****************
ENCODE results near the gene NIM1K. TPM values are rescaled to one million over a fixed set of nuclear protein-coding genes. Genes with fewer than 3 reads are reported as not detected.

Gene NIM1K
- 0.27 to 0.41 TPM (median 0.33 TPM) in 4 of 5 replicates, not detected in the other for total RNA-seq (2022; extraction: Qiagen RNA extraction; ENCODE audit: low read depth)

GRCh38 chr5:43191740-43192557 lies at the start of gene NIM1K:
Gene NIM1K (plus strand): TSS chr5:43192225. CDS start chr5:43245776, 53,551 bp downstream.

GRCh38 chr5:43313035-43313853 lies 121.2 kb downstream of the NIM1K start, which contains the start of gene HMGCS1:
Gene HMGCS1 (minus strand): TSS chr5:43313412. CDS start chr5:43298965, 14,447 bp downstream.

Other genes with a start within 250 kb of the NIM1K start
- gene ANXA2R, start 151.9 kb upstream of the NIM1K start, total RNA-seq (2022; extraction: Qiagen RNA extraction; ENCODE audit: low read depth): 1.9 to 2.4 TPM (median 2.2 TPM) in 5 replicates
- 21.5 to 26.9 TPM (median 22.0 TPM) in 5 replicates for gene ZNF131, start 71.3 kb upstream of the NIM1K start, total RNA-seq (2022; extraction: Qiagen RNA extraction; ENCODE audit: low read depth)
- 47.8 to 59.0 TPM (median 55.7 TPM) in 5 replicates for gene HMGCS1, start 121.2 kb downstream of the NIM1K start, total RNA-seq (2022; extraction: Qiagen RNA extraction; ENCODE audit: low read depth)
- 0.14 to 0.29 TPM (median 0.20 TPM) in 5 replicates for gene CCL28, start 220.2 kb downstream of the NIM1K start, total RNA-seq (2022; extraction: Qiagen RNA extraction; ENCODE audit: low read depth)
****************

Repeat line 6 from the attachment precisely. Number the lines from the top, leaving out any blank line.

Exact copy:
GRCh38 chr5:43313035-43313853 lies 121.2 kb downstream of the NIM1K start, which contains the start of gene HMGCS1: